Plumb Lines

June 5, 2009

Some Theology for Shabbat

Filed under: Uncategorized — David Schaengold @ 10:55 pm

I’ve let a pair of posts that I meant to blog about lie a-mouldering for more than a month. They are (1.) a post by David Goldman about Jewish-Christian dialogue and (2.) James Poulos’ response. That this is a question of some special significance to me, as a Jew-by-blood having become Catholic, perhaps explains my hesitance in chiming in.

Goldman writes that the proper object of Jewish-Christian dialogue is not mere goodwill between historical enemies but an end to “the intolerable pain of the division of Israel.”

Poulos’ final line, which should be inscribed on the doorposts of every seminary in the world*, points to the eschatological nature of this reconciliation:

Christians looking for a way to fight back against the ‘purification’ of Christianity into a “celebration of an ethics of love” would be extremely well-served to reflect upon the inextricably and inescapably Jewish quality of their uncannily un-Jewish faith.

Properly incarnated Catholicism, in other words, is Jewish Catholicism. The less Schleiermacher, Hegel and Tillich we have in our Christendom, the more Jewish it will be. So, incarnation (unsurprisingly) brings about the eschatological unity of Israel and the Church.

This talk of “eschatological unity” has often and understandably been a source of anxiety for Jews. If all Jews converted as I did, after all, it would mean the end of the Jewish people as a people. A conversion of the Church towards the Jews is therefore as necessary as a conversion of the Jews towards Christ. The requisite conversion is away from every kind of generality — in our era, the generalized “ethic of love” — towards the incarnation of G-d in Jewish flesh, towards the particularity and thus the Jewishness of the faith, a Jewishness uncanny because it is underneath Christianity though not Christian, and furthermore neither diasporal nor  Zionist but a precise inversion of the diaspora and a perfection of Zionism: where the Jews were scattered among the peoples, now all the various peoples are gathered into Zion. As Zechariah wrote:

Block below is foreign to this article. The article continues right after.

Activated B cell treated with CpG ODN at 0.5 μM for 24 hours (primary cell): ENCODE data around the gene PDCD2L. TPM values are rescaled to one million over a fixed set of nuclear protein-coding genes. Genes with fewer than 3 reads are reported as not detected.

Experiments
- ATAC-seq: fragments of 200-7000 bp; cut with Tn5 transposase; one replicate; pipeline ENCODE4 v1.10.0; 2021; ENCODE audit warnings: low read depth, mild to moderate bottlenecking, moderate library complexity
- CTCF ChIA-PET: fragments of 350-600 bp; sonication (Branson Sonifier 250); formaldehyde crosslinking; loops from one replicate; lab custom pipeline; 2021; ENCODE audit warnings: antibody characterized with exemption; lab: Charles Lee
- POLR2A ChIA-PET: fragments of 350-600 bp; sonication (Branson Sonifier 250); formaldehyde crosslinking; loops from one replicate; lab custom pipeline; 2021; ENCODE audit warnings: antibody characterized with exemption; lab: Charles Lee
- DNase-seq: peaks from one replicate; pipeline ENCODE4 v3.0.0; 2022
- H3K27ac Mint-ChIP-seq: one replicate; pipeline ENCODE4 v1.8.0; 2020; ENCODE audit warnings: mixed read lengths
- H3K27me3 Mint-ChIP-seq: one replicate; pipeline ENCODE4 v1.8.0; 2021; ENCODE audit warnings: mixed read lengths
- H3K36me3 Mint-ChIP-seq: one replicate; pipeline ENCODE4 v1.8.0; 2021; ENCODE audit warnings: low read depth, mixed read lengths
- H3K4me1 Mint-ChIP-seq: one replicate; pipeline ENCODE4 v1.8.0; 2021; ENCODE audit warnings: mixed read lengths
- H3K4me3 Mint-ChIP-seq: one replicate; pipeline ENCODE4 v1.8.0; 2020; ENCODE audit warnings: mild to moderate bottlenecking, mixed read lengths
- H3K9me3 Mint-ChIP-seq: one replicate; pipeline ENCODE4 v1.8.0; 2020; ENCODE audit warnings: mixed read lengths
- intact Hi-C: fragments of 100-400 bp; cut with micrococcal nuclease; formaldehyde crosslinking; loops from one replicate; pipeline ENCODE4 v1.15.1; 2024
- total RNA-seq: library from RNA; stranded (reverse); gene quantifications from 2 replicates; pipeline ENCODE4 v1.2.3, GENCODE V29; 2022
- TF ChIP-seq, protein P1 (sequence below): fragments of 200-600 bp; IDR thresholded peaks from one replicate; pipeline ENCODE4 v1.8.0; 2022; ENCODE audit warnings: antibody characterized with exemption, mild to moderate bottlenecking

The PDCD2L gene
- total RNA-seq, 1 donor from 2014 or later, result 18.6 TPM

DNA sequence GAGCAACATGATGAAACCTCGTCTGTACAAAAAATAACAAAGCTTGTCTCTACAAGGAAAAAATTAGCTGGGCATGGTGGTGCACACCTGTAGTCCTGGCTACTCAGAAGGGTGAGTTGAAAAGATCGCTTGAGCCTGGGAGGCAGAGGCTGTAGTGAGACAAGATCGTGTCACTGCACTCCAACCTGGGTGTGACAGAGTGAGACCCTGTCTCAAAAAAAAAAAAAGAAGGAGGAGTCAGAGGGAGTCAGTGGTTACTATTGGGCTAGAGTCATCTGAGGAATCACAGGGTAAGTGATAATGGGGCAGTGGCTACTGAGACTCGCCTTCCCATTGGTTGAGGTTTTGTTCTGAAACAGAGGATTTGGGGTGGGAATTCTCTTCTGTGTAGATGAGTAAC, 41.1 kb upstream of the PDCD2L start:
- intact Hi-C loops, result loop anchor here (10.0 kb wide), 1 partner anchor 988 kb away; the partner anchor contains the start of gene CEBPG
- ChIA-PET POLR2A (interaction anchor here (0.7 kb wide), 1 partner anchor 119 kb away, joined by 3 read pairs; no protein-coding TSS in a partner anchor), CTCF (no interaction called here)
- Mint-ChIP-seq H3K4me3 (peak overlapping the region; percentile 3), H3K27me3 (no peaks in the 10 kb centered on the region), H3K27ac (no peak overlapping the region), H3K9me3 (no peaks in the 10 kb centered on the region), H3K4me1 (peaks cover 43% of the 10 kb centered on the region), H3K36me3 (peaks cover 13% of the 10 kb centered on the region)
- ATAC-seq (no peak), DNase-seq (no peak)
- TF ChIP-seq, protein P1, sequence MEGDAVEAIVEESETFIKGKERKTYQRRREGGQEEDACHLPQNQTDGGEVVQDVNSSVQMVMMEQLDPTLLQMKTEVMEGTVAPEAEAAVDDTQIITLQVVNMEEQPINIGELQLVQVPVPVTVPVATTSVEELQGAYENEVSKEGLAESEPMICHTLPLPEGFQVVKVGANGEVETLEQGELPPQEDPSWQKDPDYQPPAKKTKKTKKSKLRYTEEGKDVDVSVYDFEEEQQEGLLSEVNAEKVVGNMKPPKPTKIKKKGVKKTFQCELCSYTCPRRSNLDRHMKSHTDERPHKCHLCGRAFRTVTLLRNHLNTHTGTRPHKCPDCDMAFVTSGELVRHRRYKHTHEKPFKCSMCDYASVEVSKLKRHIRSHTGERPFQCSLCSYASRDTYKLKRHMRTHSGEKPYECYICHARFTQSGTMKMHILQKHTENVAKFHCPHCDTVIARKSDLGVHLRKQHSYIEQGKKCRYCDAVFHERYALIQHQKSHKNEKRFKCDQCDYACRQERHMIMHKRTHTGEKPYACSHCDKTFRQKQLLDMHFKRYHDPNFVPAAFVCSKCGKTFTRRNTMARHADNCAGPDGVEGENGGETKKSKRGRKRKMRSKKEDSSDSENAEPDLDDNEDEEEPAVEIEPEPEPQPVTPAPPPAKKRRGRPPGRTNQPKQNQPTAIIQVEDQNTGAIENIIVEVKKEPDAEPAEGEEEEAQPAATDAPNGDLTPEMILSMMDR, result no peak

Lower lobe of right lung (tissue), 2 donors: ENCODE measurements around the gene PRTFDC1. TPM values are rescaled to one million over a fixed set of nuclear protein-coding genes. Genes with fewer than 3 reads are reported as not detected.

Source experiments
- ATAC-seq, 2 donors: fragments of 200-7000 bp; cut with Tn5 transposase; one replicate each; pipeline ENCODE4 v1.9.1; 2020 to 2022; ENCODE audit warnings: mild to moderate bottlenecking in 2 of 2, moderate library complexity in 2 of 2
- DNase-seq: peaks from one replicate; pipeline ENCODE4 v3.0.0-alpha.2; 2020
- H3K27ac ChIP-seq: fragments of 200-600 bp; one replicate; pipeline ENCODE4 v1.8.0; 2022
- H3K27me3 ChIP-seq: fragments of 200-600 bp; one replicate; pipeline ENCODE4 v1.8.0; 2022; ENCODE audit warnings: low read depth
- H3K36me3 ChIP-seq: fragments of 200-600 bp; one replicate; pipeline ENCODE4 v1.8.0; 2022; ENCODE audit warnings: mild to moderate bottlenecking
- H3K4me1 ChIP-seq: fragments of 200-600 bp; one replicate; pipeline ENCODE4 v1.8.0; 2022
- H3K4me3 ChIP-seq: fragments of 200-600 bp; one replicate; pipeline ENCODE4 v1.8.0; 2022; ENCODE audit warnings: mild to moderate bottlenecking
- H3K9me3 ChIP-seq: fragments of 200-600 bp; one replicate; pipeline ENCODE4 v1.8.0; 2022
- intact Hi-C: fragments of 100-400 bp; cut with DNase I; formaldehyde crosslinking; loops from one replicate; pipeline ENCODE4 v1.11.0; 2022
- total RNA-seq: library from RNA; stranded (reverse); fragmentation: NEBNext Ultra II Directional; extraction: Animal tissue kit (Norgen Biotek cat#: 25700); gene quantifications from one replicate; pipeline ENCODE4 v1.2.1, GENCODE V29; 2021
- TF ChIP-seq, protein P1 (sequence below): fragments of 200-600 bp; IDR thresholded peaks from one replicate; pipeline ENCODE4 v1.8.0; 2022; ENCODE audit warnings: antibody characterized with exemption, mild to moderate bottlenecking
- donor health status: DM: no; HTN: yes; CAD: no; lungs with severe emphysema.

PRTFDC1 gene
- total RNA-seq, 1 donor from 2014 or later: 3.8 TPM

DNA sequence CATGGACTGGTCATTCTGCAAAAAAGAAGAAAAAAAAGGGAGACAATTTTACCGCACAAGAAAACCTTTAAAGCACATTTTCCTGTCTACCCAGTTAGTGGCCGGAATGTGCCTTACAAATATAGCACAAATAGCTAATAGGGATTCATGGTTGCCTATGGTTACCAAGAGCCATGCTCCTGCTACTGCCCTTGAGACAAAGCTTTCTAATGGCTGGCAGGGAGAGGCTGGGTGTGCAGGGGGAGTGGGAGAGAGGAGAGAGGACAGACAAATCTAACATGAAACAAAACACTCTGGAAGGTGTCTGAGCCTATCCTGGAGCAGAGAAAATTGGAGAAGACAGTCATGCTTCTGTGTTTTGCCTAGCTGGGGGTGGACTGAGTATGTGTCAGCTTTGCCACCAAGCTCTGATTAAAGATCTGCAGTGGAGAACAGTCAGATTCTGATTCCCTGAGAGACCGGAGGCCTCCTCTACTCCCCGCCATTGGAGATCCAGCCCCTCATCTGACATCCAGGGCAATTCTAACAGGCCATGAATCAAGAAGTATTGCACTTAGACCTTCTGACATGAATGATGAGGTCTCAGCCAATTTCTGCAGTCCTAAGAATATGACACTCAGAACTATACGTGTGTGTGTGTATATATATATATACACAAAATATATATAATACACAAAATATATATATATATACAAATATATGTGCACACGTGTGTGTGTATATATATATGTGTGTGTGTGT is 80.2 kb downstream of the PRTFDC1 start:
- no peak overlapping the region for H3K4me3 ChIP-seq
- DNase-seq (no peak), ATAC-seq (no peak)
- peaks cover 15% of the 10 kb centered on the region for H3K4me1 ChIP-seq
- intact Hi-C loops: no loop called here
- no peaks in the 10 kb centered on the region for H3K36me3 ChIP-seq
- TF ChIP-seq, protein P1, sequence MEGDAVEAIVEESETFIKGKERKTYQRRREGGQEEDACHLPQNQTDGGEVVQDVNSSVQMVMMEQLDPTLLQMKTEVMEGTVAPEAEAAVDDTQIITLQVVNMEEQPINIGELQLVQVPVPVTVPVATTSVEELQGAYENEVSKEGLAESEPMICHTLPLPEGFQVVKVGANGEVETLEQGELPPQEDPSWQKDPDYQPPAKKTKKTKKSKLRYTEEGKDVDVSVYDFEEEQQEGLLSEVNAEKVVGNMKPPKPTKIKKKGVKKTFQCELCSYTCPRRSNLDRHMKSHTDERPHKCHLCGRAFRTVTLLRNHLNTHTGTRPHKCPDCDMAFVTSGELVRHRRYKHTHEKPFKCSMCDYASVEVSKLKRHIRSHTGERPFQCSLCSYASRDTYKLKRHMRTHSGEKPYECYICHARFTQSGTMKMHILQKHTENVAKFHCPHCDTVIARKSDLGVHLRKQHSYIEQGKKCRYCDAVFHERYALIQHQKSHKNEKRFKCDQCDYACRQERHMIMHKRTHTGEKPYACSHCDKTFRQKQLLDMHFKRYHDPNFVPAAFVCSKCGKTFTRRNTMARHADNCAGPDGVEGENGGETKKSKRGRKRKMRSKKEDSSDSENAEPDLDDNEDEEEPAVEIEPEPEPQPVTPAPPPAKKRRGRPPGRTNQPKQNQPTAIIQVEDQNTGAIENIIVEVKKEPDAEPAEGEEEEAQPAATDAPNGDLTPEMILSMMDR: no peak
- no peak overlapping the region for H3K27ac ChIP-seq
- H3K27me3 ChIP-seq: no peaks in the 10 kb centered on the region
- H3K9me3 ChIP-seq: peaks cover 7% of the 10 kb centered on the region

And it shall come to pass, that every one that is left of all the nations which came against Jerusalem shall even go up from year to year to worship the King, the L-RD of hosts, and to keep the feast of tabernacles.

What this eschatological Sukkot will look like I don’t know – and I doubt anyone can know in advance – nor do I know how to bring it about. I do think that Poulos’ exhortation is a good place for Christians to start.

*[in now way competing with or adding to the words of the Torah, which should also be thereinscribed, of course]

David Schaengold



  1. Thanks for the link, but I should like to qualify your citation: I do not believe that the “intolerable pain of the division of Israel” can be mitigated by dialogue, nor indeed by anyone except Hashem, the God of Israel. My point, rather, is that Jewish-Christian dialogue must embody the passion arising from this pain of separation rather than pretend that it does not exist.

    Comment by David Goldman — June 8, 2009 @ 11:33 am

  2. David, thanks for commenting. That’s a very useful clarification. I share your view, though I didn’t say so clearly.
    A dialogue that “embodies” this pain is well worth hoping for. Such a dialogue does in some sense does seeking to reunite Israel, though, even if that reunion is understood to be eschatological, and the seeking consists only of prayer. Would you say that there is any room at all for concrete action? Would you advise a group of Christian seminarians, for instance, to think about applications of Poulos’ advice?

    Comment by David Schaengold — June 8, 2009 @ 12:19 pm

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